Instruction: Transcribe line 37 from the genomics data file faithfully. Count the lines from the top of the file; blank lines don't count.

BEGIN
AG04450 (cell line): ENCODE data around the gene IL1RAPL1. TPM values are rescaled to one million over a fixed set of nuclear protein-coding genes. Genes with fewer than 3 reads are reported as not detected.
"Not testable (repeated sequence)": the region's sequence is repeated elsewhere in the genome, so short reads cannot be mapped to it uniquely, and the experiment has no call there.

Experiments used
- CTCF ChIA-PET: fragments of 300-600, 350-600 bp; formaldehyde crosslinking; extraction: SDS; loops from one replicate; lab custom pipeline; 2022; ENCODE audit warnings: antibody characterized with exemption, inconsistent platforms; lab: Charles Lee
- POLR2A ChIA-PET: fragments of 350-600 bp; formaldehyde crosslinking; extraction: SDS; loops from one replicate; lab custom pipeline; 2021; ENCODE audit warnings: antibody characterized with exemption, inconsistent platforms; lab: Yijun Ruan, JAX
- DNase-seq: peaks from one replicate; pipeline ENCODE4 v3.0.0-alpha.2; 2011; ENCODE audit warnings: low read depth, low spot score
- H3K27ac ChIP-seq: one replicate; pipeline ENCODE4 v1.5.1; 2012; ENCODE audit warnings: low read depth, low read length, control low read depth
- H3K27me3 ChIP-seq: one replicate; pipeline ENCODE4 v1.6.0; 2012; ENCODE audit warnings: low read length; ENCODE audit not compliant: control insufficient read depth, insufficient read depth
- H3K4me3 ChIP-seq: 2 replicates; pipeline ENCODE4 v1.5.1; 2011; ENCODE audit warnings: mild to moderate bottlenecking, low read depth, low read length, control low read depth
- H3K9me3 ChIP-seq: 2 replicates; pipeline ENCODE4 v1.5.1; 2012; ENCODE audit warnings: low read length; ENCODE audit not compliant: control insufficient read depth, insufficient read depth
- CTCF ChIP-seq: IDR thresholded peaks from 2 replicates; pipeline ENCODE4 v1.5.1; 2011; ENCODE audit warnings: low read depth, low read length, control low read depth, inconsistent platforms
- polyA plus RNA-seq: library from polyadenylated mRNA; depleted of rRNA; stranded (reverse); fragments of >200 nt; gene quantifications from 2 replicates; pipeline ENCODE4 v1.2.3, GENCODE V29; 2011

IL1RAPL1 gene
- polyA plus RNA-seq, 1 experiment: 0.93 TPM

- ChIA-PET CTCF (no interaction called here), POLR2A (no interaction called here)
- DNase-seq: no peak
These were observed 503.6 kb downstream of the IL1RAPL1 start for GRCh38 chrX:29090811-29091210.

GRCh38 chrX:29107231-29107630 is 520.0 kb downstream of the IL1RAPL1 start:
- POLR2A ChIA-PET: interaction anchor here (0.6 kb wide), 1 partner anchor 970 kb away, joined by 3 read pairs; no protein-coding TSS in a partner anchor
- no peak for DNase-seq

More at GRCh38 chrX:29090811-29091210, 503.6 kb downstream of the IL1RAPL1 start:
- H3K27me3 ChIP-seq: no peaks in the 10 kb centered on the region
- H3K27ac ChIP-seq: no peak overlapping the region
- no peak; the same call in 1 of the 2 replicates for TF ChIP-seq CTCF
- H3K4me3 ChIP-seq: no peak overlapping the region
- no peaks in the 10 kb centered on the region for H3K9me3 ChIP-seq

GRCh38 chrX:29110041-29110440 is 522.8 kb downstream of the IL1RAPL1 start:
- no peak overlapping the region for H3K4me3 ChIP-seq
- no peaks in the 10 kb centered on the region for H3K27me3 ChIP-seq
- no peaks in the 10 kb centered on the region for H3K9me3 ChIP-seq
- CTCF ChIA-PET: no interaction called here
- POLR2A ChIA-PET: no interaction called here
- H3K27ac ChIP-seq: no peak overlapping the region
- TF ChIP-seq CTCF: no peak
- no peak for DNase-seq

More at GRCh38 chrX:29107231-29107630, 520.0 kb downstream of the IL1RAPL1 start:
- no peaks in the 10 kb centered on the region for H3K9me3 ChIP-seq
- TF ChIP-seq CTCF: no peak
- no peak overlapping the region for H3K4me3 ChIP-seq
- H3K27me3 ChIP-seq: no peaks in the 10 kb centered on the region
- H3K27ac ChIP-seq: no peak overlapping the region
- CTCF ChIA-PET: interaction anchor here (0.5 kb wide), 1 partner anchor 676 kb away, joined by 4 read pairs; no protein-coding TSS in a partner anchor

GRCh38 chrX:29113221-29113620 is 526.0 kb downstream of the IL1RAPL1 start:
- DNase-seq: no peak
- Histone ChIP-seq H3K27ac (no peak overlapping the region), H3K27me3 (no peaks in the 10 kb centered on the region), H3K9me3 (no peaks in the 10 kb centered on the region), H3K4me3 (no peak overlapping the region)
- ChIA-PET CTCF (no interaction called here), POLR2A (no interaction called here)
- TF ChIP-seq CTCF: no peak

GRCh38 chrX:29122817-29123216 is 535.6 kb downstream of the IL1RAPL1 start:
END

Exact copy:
- no peaks in the 10 kb centered on the region for H3K9me3 ChIP-seq